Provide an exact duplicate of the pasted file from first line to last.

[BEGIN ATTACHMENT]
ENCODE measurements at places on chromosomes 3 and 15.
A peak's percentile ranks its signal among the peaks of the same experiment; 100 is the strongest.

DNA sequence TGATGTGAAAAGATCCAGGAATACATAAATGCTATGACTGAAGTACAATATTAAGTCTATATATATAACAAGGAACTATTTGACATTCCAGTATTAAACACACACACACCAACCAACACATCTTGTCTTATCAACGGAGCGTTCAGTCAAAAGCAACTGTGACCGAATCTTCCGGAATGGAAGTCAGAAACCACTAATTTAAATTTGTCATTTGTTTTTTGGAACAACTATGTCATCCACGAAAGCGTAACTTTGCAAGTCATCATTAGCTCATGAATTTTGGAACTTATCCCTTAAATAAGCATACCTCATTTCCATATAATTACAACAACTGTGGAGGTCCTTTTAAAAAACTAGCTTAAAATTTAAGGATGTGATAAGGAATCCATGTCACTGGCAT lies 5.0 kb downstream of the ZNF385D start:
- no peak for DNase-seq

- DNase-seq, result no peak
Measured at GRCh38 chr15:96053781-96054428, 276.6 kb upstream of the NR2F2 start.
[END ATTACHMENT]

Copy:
ENCODE measurements at places on chromosomes 3 and 15.
A peak's percentile ranks its signal among the peaks of the same experiment; 100 is the strongest.

DNA sequence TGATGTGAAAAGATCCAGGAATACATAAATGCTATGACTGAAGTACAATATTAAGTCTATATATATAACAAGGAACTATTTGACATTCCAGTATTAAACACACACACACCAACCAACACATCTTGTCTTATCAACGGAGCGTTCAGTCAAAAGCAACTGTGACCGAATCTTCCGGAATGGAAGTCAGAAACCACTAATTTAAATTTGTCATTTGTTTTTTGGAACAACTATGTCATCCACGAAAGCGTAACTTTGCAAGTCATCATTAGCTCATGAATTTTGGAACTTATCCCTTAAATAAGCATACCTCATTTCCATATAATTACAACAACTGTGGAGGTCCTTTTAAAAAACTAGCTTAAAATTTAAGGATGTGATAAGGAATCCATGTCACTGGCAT lies 5.0 kb downstream of the ZNF385D start:
- no peak for DNase-seq

- DNase-seq, result no peak
Measured at GRCh38 chr15:96053781-96054428, 276.6 kb upstream of the NR2F2 start.